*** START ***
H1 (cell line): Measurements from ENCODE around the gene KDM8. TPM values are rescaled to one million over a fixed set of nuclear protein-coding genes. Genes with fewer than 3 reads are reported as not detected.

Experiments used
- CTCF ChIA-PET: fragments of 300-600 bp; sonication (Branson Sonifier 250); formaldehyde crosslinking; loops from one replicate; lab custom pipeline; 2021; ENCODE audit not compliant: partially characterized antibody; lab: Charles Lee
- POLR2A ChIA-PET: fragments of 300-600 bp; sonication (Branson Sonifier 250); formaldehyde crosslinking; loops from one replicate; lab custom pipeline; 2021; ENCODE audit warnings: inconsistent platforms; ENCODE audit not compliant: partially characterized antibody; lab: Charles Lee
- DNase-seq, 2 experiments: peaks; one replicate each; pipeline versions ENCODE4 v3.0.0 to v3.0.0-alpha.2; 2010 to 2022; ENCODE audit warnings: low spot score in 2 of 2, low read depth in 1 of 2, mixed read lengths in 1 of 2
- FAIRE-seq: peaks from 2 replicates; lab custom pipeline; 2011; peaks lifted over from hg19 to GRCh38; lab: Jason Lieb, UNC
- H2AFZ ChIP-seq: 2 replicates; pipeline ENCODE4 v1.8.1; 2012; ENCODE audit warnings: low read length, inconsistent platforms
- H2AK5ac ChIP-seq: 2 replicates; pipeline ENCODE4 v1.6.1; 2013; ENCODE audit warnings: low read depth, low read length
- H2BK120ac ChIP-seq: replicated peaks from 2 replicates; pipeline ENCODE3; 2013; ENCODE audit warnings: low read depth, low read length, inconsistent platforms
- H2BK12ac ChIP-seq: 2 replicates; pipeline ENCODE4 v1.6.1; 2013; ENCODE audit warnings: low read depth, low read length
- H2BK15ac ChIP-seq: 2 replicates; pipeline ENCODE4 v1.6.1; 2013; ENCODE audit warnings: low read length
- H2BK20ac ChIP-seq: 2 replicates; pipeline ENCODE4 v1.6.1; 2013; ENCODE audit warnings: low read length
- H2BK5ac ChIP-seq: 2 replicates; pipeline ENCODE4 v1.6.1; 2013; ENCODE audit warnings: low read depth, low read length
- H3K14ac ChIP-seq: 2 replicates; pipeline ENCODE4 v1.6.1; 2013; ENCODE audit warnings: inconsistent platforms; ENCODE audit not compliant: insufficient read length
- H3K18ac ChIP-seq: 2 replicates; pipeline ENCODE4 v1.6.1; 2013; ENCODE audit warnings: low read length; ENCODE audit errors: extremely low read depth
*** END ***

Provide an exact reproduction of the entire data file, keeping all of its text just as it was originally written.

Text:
H1 (cell line): Measurements from ENCODE around the gene KDM8. TPM values are rescaled to one million over a fixed set of nuclear protein-coding genes. Genes with fewer than 3 reads are reported as not detected.

Experiments used
- CTCF ChIA-PET: fragments of 300-600 bp; sonication (Branson Sonifier 250); formaldehyde crosslinking; loops from one replicate; lab custom pipeline; 2021; ENCODE audit not compliant: partially characterized antibody; lab: Charles Lee
- POLR2A ChIA-PET: fragments of 300-600 bp; sonication (Branson Sonifier 250); formaldehyde crosslinking; loops from one replicate; lab custom pipeline; 2021; ENCODE audit warnings: inconsistent platforms; ENCODE audit not compliant: partially characterized antibody; lab: Charles Lee
- DNase-seq, 2 experiments: peaks; one replicate each; pipeline versions ENCODE4 v3.0.0 to v3.0.0-alpha.2; 2010 to 2022; ENCODE audit warnings: low spot score in 2 of 2, low read depth in 1 of 2, mixed read lengths in 1 of 2
- FAIRE-seq: peaks from 2 replicates; lab custom pipeline; 2011; peaks lifted over from hg19 to GRCh38; lab: Jason Lieb, UNC
- H2AFZ ChIP-seq: 2 replicates; pipeline ENCODE4 v1.8.1; 2012; ENCODE audit warnings: low read length, inconsistent platforms
- H2AK5ac ChIP-seq: 2 replicates; pipeline ENCODE4 v1.6.1; 2013; ENCODE audit warnings: low read depth, low read length
- H2BK120ac ChIP-seq: replicated peaks from 2 replicates; pipeline ENCODE3; 2013; ENCODE audit warnings: low read depth, low read length, inconsistent platforms
- H2BK12ac ChIP-seq: 2 replicates; pipeline ENCODE4 v1.6.1; 2013; ENCODE audit warnings: low read depth, low read length
- H2BK15ac ChIP-seq: 2 replicates; pipeline ENCODE4 v1.6.1; 2013; ENCODE audit warnings: low read length
- H2BK20ac ChIP-seq: 2 replicates; pipeline ENCODE4 v1.6.1; 2013; ENCODE audit warnings: low read length
- H2BK5ac ChIP-seq: 2 replicates; pipeline ENCODE4 v1.6.1; 2013; ENCODE audit warnings: low read depth, low read length
- H3K14ac ChIP-seq: 2 replicates; pipeline ENCODE4 v1.6.1; 2013; ENCODE audit warnings: inconsistent platforms; ENCODE audit not compliant: insufficient read length
- H3K18ac ChIP-seq: 2 replicates; pipeline ENCODE4 v1.6.1; 2013; ENCODE audit warnings: low read length; ENCODE audit errors: extremely low read depth